— By Liam Horan
Four Transition Year students from Co Mayo are finalists in a competition to make the fastest miniature Formula 1 car in the world.
They’ve broken a world record; reached over 500,000 people in their social media campaign; generated €30,000 to participate in a major world competition; and raised €1240 for charity.
Have four motor-sport fanatics from Co Mayo just produced the greatest Transition Year project ever?
Richard Grimes (17), Sean Treacy (17), Cormac MacDermott (16) and Peter Timlin (16) have reached the finals in a competition to make the fastest miniature Formula 1 car in the world.
“It’s been our greatest year ever,” said Richard, “and even though Transition Year officially finished in May/June, we have continued working on our project throughout the summer.”
They will travel to Kuala Lumpur next month to compete against 44 other school teams in the F1 in Schools World Challenge finalalongside the Malaysian Grand Prix.
Formula One winners will receive full scholarships to London University as well as the prestigious Bernie Ecclestone trophy.
Leading Formula One figures will attend the final adjudication, and the winners will receive full scholarships to London University as well as the prestigious Bernie Ecclestone trophy.
In getting to this stage, the four – trading under the name of Unity Racing – can boast a breath-taking list of achievements:
- A new world record for the largest human car image when 1,924 people turned up in the grounds of their school – smashing the previous record by almost 300 people;
- Over €2000 raised for cancer research with a push-up challenge in the school;
- Sponsorship of €30,000 to fund their world final bid, including major support from Mayo County Council, Mayo.ie, Mondello Park and Treacy’s Coaches;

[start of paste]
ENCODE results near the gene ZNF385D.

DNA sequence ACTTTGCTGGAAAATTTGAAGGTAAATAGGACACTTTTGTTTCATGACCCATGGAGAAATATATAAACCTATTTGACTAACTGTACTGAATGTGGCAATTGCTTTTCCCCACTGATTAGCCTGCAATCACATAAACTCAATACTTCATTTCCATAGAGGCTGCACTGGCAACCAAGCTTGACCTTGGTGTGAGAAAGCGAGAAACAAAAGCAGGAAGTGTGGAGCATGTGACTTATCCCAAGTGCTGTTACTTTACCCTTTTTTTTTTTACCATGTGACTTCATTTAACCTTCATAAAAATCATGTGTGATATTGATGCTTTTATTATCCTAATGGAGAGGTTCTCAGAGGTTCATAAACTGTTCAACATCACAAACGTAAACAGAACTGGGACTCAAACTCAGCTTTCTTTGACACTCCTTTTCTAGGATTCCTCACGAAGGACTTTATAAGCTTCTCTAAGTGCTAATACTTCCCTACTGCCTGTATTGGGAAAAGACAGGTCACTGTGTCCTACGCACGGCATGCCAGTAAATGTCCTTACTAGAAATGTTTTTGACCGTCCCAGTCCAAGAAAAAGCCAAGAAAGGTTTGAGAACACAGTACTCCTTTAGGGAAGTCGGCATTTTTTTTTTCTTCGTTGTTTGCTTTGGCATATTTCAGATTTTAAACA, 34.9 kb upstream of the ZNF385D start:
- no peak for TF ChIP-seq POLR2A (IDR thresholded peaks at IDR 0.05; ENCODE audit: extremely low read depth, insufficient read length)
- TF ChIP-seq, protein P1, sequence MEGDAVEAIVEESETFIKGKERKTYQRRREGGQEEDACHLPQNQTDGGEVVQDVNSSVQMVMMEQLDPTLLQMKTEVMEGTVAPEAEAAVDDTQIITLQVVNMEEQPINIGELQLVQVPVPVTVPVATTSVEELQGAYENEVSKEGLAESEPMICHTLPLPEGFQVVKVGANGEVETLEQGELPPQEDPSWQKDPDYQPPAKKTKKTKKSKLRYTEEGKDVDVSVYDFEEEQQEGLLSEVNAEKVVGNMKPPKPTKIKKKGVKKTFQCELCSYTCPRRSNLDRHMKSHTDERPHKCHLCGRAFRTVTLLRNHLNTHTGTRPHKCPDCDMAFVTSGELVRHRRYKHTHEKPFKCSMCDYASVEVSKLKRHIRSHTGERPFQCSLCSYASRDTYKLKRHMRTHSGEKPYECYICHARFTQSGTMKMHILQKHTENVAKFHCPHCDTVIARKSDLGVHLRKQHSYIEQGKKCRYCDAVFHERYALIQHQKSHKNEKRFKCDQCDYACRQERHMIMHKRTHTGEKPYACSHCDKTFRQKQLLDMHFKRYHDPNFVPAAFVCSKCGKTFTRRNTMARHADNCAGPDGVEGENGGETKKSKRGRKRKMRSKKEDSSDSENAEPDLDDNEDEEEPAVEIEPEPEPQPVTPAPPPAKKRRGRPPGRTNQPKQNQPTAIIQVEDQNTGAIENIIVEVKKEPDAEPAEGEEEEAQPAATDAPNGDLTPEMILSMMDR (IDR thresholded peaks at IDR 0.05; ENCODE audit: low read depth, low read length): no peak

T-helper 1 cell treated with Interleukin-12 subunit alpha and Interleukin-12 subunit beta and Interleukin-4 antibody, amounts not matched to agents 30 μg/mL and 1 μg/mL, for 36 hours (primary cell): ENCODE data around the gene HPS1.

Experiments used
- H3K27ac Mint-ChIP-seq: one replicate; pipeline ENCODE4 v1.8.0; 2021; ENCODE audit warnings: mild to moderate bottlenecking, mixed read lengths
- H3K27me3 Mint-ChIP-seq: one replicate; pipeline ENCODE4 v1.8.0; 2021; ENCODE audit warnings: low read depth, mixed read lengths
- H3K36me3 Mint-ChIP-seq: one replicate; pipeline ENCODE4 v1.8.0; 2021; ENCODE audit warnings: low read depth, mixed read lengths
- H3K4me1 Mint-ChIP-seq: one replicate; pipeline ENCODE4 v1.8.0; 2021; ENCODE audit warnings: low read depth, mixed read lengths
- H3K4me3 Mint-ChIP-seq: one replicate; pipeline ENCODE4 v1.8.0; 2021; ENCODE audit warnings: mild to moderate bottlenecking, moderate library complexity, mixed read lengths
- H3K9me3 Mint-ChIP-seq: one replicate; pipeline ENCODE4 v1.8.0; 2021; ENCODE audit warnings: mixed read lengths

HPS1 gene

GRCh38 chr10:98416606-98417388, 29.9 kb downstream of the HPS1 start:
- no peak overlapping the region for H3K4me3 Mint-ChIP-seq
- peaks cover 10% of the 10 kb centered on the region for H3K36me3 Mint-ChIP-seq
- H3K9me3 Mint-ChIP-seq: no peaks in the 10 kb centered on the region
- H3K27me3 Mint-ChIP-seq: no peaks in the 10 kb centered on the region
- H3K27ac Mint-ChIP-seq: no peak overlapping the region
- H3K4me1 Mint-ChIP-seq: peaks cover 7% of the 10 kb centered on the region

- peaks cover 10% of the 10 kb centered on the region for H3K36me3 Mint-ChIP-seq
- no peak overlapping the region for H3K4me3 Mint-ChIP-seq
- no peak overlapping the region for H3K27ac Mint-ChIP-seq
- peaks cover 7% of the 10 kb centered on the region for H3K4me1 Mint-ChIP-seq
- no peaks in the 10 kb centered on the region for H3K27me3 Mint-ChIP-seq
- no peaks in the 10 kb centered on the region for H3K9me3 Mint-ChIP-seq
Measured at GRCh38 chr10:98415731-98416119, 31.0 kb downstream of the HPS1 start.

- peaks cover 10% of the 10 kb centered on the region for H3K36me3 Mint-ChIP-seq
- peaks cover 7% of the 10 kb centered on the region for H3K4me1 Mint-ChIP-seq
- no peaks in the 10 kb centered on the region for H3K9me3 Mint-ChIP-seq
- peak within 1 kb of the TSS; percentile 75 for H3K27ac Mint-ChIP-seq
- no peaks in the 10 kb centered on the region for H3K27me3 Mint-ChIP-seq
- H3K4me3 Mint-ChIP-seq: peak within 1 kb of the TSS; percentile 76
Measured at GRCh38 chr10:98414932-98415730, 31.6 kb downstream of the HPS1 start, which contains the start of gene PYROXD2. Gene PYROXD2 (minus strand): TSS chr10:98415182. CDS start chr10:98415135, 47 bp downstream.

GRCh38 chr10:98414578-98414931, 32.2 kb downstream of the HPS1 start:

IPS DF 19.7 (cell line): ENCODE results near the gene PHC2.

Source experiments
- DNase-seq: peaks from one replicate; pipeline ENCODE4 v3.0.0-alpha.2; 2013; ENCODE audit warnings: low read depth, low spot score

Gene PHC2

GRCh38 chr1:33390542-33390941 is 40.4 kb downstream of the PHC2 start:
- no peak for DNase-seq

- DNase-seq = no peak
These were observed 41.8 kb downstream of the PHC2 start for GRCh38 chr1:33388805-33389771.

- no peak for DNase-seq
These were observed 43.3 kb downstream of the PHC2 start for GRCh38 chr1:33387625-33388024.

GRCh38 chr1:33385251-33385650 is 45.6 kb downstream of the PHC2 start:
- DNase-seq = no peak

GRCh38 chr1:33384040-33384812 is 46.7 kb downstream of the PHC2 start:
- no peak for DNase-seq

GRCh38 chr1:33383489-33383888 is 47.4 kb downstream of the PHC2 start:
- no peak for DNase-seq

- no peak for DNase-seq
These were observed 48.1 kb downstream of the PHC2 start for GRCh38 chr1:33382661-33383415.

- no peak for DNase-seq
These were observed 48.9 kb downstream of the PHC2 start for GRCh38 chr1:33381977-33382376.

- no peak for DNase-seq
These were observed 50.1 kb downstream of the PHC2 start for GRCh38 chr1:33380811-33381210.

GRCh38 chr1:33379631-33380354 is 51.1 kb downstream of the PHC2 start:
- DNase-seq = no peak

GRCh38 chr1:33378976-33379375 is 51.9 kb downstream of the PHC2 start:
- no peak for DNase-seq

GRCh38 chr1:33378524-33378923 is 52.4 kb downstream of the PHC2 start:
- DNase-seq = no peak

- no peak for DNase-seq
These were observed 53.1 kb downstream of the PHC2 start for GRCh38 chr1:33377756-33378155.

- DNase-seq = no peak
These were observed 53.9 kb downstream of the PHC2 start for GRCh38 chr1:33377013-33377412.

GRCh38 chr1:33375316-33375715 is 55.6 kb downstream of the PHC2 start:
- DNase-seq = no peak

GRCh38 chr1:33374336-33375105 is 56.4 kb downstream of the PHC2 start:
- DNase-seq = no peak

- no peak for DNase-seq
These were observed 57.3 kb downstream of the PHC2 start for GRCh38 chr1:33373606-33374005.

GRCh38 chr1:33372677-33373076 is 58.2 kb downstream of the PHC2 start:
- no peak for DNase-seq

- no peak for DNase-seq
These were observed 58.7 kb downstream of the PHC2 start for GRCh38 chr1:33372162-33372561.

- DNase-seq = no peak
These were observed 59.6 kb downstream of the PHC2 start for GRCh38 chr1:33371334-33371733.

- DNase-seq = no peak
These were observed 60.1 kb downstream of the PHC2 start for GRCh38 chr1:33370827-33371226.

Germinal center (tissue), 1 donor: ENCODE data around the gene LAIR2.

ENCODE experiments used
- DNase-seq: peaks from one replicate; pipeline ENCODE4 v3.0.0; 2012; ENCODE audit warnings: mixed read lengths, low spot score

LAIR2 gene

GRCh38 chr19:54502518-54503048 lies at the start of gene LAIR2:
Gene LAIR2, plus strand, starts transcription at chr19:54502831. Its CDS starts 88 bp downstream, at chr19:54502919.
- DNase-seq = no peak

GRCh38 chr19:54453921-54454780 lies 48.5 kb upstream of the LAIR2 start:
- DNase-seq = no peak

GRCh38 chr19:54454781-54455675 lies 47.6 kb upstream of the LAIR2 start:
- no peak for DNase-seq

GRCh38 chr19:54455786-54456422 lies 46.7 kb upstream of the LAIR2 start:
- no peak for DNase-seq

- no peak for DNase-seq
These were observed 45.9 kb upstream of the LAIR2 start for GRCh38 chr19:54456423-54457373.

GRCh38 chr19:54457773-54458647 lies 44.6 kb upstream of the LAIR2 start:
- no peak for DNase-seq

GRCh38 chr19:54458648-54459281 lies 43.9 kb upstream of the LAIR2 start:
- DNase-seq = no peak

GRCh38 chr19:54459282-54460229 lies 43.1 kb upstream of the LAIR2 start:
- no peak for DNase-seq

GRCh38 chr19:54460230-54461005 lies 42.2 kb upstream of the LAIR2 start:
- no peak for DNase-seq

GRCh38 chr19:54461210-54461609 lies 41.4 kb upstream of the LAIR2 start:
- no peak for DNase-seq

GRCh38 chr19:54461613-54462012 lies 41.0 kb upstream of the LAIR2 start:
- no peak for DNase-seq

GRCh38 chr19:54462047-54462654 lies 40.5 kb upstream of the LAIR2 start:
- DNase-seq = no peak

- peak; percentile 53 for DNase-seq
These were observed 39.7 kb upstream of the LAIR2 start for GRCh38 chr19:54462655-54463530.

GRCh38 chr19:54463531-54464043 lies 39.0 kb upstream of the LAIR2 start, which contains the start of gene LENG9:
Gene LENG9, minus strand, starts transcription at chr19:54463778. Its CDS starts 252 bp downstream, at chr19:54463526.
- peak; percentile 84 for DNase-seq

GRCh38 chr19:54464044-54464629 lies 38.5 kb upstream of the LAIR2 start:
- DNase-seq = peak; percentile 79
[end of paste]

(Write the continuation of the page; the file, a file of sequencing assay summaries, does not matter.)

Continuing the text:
- A reach of over 500,000 people on social media – YouTube, Facebook, Twitter and Instagram;
- Live appearances on TG4, Mid West Radio, and a plethora of other local and regional media outlets.
“The F1 in Schools is the largest worldwide competition held to promote STEM subjects – science, technology, engineering and maths,” explained Peter.
“All teams must design, manufacture and race the miniature F1 car while operating like a business – raising finances, marketing themselves and focusing on originality and innovation. The car is powered by a compressed Co2 canister and races on a straight 20m track in roughly one second It accelerates from 0-110kmh in 0.3 seconds.
“Marks are also awarded for engineering, verbal presentations, public relations and pit display. So we are hopeful that our major public relations campaign in Ireland over the last few months will help us to score points in Kuala Lumpur.
“Over 23,000 students worldwide took part in the F1 in Schools competition this year and it is wonderful to be at the final stage – and our aim is to bring home the overall title for our school and for Ireland.”
Added Richard: “We see ourselves building on this for our future studies and careers – we’ve learned so many skills, and so much about ourselves, that we feel are better able to make informed career choices down the line.”
The school’s business teacher and team mentor Karen Cronin hailed the “huge drive and cleverness” shown by the boys.
“They have worked really hard since the beginning. They’re a great bunch and they are so driven to win the world trophy,” she said.
More details on the project can be viewed on Unity’s website, unityracing.com
Liam Horan is Director of Sli Nua Careers